This kind of financial backing combined with such lofty ambitions leaves an unprecedented amount of pressure on Premier League managers. The average tenure of a Premier League manager has diminished significantly in the last decade, coinciding with the injection of major investment within the league. Currently, the longest-serving active Premier League manager is Eddie Howe who is closely followed by Sean Dyche, both amassing six years at the helm respectively.

The desire for instant results is one which is fuelled by both fans and ownership alike. To the point where managers like Frank de Boer and Slavisa Jokanovic are not even given a full top-flight season to bring their projects to fruition. Although it must be noted that these clubs are perhaps pushing for something greater than what they can expect, due to the disparity between the top six and the rest of the league. For a club to back a manager and splash £100 million, only for them not to reach their intended targets is an extremely expensive price to pay for “failure”

What starts off as ambition quickly transforms into stability and survival, with the same names knocking around as interim replacements. This perpetual cycle of buy, sack, survive is sorely unsustainable and is undoubtedly a caveat of major investment in the Premier League.

Transfer committees vs managers

To combat the issues surrounding this managerial merry-go-round, Premier League clubs have opted to delegate transfer responsibilities to directors of football and/or transfer committees. With so much money and risk involved in football today, it makes sense for clubs to diversify roles within player recruitment. Managers in the Sir Alex Ferguson and Arsene Wenger mould with regards to transfer policy is a thing of the past.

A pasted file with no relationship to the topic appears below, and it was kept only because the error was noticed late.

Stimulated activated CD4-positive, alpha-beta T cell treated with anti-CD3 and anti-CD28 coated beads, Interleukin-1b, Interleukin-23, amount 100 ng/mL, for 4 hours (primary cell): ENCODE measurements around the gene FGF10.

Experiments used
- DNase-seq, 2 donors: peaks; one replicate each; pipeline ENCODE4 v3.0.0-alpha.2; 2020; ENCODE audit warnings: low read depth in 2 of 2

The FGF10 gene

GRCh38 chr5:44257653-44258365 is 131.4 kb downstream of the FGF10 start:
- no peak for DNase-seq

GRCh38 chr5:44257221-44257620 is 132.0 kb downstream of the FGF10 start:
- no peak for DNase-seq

While this can be beneficial, as seen in Liverpool’s recent acquisitions, this poses problems. As the manager’s influence in player recruitment weakens, their motivation could follow that same trend. For instance, it has been reported that – although he gave a favourable review – Maurizio Sarri knew next to nothing about Christian Pulisic’s arrival. It was also reported that Pulisic had not been in direct contact with Sarri, even after his move was announced.

This is remarkably odd as the hallmark of transfer negotiations is communication with the manager of the interested club. Without this, Sarri (and other managers) would be within their right to question their position and future at the club, especially if they have no control over the tools at their disposal.

Players vs managers

Finally, football is one of the few professions where members of staff (i.e. players) are more valuable assets to clubs than their managers. The advent of major investment in the Premier League is a major catalyst for this, subsidising record transfer fees which contribute to player/manager feuds.

Most recently in the incident between Kepa Arrizabalaga and Sarri, the former was described as petulant and defiant. Whereas, I would argue that as the most expensive ‘keeper, Kepa was desperate to show his worth by staying on the pitch and securing the Carabao Cup in his first season. Granted, disobeying your manager’s demands is unacceptable, particularly when said manager is clearly already under pressure.

But it is entirely possible that Kepa feigned injury to waste time. Sarri misinterpreted this gesture and (no thanks to his Chelsea teammates) Kepa failed to communicate this to his manager, leading to a tantrum and eventual loss on penalties.

The sheer size of Kepa’s release clause was bound to cause power struggles with whichever club deciding to meet it. £72 million is an immense amount of money to label a 23/24-year-old with. That kind of pressure could lead to over-commitment, stemming from an eagerness to prove he is worth the fee paid for him, even at the manager’s expense. Without this context, the link cannot be made to the impact major investment has on football today.

Closing remarks

Being the most-watched league in the world comes with the financial territory. But, to ignore the trickle-down effects of such vast capital both on and off the pitch prevents us from predicting where major investment is heading in the future. While it creates a fascinating spectacle for the world to adore, a great man once said ‘Mo Money, Mo Problems.’